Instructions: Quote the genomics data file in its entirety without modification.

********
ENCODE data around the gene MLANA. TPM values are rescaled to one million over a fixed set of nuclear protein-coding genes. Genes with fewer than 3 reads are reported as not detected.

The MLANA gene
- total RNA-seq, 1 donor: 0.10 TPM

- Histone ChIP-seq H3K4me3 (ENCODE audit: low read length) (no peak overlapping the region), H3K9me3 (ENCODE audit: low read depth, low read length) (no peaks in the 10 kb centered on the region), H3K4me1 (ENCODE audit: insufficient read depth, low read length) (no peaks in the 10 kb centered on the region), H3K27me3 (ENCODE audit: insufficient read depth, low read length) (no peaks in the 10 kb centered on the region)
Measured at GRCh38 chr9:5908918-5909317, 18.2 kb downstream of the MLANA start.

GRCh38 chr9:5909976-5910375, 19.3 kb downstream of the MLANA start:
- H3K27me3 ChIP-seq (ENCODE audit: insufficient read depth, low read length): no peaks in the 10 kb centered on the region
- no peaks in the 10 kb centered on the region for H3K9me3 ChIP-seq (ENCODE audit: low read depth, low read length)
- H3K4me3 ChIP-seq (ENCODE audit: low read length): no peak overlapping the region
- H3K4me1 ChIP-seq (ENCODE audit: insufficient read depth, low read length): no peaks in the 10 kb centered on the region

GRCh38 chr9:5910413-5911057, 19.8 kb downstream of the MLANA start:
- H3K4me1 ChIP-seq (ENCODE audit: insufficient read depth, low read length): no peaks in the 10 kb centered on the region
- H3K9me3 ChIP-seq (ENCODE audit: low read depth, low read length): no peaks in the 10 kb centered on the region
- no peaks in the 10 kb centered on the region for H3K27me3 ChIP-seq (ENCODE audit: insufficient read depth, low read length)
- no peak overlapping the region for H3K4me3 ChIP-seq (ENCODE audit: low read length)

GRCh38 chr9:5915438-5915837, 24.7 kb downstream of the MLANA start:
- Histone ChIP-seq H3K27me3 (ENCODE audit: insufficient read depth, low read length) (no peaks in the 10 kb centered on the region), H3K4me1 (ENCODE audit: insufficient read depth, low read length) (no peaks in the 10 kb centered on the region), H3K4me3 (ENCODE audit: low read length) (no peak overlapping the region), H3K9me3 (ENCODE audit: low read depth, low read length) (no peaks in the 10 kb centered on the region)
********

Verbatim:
ENCODE data around the gene MLANA. TPM values are rescaled to one million over a fixed set of nuclear protein-coding genes. Genes with fewer than 3 reads are reported as not detected.

The MLANA gene
- total RNA-seq, 1 donor: 0.10 TPM

- Histone ChIP-seq H3K4me3 (ENCODE audit: low read length) (no peak overlapping the region), H3K9me3 (ENCODE audit: low read depth, low read length) (no peaks in the 10 kb centered on the region), H3K4me1 (ENCODE audit: insufficient read depth, low read length) (no peaks in the 10 kb centered on the region), H3K27me3 (ENCODE audit: insufficient read depth, low read length) (no peaks in the 10 kb centered on the region)
Measured at GRCh38 chr9:5908918-5909317, 18.2 kb downstream of the MLANA start.

GRCh38 chr9:5909976-5910375, 19.3 kb downstream of the MLANA start:
- H3K27me3 ChIP-seq (ENCODE audit: insufficient read depth, low read length): no peaks in the 10 kb centered on the region
- no peaks in the 10 kb centered on the region for H3K9me3 ChIP-seq (ENCODE audit: low read depth, low read length)
- H3K4me3 ChIP-seq (ENCODE audit: low read length): no peak overlapping the region
- H3K4me1 ChIP-seq (ENCODE audit: insufficient read depth, low read length): no peaks in the 10 kb centered on the region

GRCh38 chr9:5910413-5911057, 19.8 kb downstream of the MLANA start:
- H3K4me1 ChIP-seq (ENCODE audit: insufficient read depth, low read length): no peaks in the 10 kb centered on the region
- H3K9me3 ChIP-seq (ENCODE audit: low read depth, low read length): no peaks in the 10 kb centered on the region
- no peaks in the 10 kb centered on the region for H3K27me3 ChIP-seq (ENCODE audit: insufficient read depth, low read length)
- no peak overlapping the region for H3K4me3 ChIP-seq (ENCODE audit: low read length)

GRCh38 chr9:5915438-5915837, 24.7 kb downstream of the MLANA start:
- Histone ChIP-seq H3K27me3 (ENCODE audit: insufficient read depth, low read length) (no peaks in the 10 kb centered on the region), H3K4me1 (ENCODE audit: insufficient read depth, low read length) (no peaks in the 10 kb centered on the region), H3K4me3 (ENCODE audit: low read length) (no peak overlapping the region), H3K9me3 (ENCODE audit: low read depth, low read length) (no peaks in the 10 kb centered on the region)